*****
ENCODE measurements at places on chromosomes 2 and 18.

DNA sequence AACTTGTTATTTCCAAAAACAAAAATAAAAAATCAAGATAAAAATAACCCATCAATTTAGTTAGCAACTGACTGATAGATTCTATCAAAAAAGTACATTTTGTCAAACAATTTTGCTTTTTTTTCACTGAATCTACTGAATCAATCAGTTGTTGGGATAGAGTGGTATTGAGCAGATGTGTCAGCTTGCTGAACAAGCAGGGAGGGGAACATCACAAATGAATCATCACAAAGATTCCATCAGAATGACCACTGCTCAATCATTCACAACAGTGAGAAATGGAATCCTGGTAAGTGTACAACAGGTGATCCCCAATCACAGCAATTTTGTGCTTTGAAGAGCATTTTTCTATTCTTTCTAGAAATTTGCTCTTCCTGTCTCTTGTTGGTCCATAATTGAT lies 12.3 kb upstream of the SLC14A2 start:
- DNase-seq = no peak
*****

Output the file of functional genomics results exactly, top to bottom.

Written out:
ENCODE measurements at places on chromosomes 2 and 18.

DNA sequence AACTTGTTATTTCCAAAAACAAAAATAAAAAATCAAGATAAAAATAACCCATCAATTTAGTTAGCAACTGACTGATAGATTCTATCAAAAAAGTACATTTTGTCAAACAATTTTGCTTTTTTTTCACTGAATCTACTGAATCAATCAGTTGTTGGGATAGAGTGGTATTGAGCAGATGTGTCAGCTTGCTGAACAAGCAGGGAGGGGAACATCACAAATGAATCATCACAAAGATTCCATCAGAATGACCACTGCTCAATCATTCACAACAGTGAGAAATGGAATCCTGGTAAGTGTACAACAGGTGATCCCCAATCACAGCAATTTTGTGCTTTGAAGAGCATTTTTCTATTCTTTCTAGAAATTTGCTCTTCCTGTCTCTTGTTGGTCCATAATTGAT lies 12.3 kb upstream of the SLC14A2 start:
- DNase-seq = no peak